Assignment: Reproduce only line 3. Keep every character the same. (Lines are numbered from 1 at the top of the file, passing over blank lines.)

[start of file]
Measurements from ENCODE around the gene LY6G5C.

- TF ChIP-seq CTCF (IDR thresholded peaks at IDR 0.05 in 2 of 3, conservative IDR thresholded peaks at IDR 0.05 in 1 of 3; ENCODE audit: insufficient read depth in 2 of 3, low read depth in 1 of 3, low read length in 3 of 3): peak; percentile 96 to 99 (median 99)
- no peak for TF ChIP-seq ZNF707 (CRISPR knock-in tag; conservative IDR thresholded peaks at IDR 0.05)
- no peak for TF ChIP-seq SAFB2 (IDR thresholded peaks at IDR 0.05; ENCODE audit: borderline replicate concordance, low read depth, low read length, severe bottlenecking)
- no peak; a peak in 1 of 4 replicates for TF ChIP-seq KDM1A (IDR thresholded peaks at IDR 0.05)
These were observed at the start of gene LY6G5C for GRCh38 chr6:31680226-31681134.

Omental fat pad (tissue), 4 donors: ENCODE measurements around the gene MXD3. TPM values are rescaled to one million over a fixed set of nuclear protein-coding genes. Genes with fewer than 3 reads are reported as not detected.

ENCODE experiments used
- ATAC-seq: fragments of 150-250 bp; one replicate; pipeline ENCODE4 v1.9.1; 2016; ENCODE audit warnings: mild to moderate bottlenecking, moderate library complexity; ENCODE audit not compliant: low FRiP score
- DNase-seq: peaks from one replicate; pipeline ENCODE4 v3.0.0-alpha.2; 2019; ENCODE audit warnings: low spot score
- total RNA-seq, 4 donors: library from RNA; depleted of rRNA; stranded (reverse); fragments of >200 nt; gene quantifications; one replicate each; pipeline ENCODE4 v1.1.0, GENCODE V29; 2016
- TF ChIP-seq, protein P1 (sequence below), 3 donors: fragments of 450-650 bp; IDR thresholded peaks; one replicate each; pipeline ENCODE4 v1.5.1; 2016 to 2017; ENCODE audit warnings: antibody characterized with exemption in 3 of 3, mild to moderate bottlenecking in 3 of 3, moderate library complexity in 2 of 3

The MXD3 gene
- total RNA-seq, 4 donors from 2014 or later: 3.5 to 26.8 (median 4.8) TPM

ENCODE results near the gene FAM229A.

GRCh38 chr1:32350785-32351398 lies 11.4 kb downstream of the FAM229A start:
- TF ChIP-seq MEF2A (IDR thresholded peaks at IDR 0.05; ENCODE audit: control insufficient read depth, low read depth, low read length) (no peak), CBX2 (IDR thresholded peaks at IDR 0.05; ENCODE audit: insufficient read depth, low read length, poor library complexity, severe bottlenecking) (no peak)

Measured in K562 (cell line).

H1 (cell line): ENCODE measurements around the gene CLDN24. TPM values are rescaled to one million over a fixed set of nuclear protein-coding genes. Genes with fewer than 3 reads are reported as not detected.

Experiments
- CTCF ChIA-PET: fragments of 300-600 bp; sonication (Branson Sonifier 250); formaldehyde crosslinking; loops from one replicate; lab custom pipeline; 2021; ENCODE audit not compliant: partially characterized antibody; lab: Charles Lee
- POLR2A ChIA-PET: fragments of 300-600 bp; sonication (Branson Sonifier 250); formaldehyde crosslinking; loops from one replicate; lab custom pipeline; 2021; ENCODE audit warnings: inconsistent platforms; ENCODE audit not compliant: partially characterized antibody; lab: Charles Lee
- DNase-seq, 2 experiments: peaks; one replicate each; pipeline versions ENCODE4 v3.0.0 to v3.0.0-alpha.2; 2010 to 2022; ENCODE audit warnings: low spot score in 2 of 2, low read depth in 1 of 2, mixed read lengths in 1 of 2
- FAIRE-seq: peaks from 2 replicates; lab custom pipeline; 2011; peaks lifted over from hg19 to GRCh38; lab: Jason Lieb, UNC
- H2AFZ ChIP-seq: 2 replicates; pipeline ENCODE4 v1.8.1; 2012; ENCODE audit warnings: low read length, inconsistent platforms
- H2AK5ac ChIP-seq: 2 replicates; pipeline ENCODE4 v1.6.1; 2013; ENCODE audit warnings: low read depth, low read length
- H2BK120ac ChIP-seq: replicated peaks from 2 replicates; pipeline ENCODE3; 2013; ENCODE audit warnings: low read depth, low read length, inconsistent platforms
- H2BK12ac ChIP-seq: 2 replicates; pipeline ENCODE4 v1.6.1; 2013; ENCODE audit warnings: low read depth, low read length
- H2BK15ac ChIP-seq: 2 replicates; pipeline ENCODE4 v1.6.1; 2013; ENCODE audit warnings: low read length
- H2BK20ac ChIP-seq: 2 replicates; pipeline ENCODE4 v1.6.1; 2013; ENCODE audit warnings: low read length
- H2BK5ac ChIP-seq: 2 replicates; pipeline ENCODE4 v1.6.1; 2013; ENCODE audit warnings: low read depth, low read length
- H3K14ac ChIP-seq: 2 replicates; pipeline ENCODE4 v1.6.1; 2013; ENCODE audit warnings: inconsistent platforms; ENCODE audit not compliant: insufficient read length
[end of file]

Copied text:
- no peak for TF ChIP-seq ZNF707 (CRISPR knock-in tag; conservative IDR thresholded peaks at IDR 0.05)